You might sabotage yourself without knowing

Making intercultural communication effective is key when it comes to improving productivity & overall performance in diverse teams. Often enough though, without the intention or even knowing, we sabotage our own effective listening. How do we do this? When you rethink conversations that took place in intercultural settings the level of sabotage can be reduced to one of these five:

  1. Mind reading
  2. Judging
  3. Reconciling
  4. Derailing
  5. Daydreaming

I will give a short explanation and example with each one of these five components. In the example I will use the same sentence for person A with all five components, so that the response of person B makes the difference between all five components more clear.

Mind reading
Mind reading means assuming we know what the other person feels & thinks without clarifying.

For example:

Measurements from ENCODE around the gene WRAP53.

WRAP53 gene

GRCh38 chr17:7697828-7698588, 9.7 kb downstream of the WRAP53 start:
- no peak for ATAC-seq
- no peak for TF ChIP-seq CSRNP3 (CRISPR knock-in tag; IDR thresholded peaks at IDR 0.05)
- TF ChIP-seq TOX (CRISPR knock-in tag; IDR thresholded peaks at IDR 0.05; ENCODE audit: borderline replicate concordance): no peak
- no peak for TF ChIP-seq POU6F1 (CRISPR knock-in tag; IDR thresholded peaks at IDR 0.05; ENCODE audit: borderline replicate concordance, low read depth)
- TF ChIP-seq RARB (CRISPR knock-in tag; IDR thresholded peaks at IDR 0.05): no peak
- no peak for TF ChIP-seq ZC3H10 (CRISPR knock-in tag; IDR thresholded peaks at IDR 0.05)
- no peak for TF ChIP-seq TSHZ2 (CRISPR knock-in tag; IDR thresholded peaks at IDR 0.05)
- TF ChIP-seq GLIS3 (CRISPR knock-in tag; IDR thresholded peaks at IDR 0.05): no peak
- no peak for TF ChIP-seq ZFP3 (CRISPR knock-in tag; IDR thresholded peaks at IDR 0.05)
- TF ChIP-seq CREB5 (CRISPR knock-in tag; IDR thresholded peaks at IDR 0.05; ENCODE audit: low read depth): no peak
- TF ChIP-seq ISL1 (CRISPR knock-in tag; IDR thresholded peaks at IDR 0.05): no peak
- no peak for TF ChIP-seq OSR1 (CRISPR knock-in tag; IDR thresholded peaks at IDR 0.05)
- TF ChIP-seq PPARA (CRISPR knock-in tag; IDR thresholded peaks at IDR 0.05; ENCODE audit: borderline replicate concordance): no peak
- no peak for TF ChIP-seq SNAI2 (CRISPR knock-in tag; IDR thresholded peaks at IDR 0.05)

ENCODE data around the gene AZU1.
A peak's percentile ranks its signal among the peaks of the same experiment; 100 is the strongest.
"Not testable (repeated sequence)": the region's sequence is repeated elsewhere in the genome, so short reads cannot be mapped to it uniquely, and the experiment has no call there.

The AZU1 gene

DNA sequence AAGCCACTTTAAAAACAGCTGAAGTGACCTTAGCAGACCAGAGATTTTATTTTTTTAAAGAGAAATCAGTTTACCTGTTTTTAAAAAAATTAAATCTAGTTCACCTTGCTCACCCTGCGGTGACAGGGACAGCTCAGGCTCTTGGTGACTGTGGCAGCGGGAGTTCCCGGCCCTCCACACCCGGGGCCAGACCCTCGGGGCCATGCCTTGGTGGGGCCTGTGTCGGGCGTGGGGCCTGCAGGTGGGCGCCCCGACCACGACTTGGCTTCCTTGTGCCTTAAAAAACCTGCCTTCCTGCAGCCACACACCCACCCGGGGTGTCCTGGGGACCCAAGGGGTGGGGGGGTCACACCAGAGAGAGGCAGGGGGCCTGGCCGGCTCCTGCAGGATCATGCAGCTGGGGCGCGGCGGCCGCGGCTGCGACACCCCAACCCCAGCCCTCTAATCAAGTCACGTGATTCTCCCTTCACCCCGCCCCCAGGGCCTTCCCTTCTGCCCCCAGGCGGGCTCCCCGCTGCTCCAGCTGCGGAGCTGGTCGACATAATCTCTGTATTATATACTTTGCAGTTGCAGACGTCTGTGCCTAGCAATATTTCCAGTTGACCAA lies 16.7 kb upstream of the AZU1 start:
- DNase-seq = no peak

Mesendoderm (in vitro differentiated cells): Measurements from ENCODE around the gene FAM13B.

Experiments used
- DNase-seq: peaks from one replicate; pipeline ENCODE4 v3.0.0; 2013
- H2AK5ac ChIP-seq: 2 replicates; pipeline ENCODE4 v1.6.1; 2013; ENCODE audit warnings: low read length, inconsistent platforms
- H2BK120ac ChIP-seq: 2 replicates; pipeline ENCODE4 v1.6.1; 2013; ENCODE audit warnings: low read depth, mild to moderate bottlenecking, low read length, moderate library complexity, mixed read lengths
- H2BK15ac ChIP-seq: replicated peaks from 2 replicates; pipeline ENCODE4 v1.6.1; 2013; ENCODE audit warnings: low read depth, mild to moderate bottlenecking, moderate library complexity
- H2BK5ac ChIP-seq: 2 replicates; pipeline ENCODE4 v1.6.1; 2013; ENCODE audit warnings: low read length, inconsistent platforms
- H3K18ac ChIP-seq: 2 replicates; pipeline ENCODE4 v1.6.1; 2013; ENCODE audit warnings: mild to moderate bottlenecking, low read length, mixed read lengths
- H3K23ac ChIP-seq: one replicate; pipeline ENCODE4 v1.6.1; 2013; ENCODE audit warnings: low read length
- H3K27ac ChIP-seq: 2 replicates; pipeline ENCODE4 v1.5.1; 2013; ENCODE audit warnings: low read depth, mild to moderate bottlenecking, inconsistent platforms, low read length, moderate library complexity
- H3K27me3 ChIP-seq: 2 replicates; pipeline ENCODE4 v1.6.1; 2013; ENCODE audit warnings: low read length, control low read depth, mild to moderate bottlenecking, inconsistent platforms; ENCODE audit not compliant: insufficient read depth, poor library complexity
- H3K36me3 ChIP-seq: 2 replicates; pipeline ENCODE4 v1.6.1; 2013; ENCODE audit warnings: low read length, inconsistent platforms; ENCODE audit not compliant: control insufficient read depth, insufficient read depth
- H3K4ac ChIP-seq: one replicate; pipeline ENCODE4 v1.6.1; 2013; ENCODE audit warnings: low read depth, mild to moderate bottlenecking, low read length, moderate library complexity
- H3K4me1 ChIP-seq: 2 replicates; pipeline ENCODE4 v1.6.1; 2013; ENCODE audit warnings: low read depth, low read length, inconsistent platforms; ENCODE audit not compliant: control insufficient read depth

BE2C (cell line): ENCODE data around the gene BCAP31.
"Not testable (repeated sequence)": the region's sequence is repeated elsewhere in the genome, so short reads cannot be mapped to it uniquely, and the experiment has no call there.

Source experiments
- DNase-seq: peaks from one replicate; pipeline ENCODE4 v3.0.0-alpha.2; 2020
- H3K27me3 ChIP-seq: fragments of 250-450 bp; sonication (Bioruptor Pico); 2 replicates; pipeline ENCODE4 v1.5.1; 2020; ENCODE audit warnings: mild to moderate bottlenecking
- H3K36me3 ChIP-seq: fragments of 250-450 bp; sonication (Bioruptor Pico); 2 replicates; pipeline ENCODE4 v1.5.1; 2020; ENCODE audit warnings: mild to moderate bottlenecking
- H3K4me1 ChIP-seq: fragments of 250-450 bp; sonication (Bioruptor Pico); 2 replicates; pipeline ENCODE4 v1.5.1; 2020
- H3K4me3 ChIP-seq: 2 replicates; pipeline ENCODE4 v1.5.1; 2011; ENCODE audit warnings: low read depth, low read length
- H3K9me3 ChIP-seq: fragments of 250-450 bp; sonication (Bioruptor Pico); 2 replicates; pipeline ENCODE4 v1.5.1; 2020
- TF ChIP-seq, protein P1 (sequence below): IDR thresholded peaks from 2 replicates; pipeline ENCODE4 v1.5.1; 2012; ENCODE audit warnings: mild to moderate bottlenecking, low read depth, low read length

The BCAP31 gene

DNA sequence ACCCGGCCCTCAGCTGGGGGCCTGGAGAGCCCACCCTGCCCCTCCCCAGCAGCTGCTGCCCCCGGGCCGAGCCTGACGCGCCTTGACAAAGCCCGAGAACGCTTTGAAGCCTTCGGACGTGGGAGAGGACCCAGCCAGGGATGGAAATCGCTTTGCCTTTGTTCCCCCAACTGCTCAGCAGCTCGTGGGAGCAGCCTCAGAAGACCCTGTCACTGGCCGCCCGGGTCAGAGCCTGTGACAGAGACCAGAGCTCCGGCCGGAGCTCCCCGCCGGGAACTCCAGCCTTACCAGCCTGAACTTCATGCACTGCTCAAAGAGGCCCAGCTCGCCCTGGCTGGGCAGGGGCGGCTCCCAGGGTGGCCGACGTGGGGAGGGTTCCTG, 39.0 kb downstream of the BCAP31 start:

A: Ok, in order to meet this month’s target, everyone needs to…
B: A must think she’s the only one with a vision on how to get things done.

Judging
Judging means evaluating the other person & what they say rather than trying understand their perspective.

For example:
A: Ok, in order to meet this month’s target, everyone needs to…
B (to C): OMG, I can’t believe she’s expecting us to…

Reconciling
Reconciling means agreeing super quickly without listen to the other persons feelings and concerns.

For example:
A: Ok, in order to meet this month’s target, everyone needs to…
B: You’re right, let’s all agree to what A is suggesting.

Derailing
Derailing means changing the subject as soon as you hear something that bothers you.

For example:
A: Ok, in order to meet this month’s target, everyone needs to…
B: What about we organise a team lunch this week
.

Daydreaming
When we daydream our mind is wandering elsewhere & beyond the conversation.

For example:
A: Ok, in order to meet this month’s target, everyone needs to…
B: Yum, I’m having lasagne tonight.

After reading these five ways of sabotaging effective listening, do you feel like you are guilty of one of them? Or maybe of more than one? Struggling with these components will not only sabotage effective listening, it will also increase the chances of encountering culturally based conflict. Are you interested in personalised advice based on your own cultural background in combination with the corporate culture you are currently experiencing at work? Don’t hesitate to contact me.

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